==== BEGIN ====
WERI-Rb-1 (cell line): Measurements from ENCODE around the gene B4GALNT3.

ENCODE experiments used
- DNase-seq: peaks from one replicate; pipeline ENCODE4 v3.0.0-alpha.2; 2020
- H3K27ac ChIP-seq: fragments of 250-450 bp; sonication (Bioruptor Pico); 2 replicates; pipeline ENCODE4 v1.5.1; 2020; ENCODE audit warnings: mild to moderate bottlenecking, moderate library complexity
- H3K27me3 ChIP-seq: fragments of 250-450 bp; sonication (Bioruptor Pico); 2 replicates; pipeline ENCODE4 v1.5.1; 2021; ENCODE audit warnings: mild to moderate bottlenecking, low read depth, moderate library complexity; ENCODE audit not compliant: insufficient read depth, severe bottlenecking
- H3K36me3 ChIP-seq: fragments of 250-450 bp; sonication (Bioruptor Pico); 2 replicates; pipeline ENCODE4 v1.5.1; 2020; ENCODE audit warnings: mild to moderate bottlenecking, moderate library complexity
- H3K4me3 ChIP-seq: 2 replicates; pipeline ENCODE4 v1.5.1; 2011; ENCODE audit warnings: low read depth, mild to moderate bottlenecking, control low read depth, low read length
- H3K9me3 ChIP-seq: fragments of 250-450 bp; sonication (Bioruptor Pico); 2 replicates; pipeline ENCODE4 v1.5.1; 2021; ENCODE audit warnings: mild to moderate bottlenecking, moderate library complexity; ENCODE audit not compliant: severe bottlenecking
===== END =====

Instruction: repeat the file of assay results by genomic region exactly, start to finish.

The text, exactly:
WERI-Rb-1 (cell line): Measurements from ENCODE around the gene B4GALNT3.

ENCODE experiments used
- DNase-seq: peaks from one replicate; pipeline ENCODE4 v3.0.0-alpha.2; 2020
- H3K27ac ChIP-seq: fragments of 250-450 bp; sonication (Bioruptor Pico); 2 replicates; pipeline ENCODE4 v1.5.1; 2020; ENCODE audit warnings: mild to moderate bottlenecking, moderate library complexity
- H3K27me3 ChIP-seq: fragments of 250-450 bp; sonication (Bioruptor Pico); 2 replicates; pipeline ENCODE4 v1.5.1; 2021; ENCODE audit warnings: mild to moderate bottlenecking, low read depth, moderate library complexity; ENCODE audit not compliant: insufficient read depth, severe bottlenecking
- H3K36me3 ChIP-seq: fragments of 250-450 bp; sonication (Bioruptor Pico); 2 replicates; pipeline ENCODE4 v1.5.1; 2020; ENCODE audit warnings: mild to moderate bottlenecking, moderate library complexity
- H3K4me3 ChIP-seq: 2 replicates; pipeline ENCODE4 v1.5.1; 2011; ENCODE audit warnings: low read depth, mild to moderate bottlenecking, control low read depth, low read length
- H3K9me3 ChIP-seq: fragments of 250-450 bp; sonication (Bioruptor Pico); 2 replicates; pipeline ENCODE4 v1.5.1; 2021; ENCODE audit warnings: mild to moderate bottlenecking, moderate library complexity; ENCODE audit not compliant: severe bottlenecking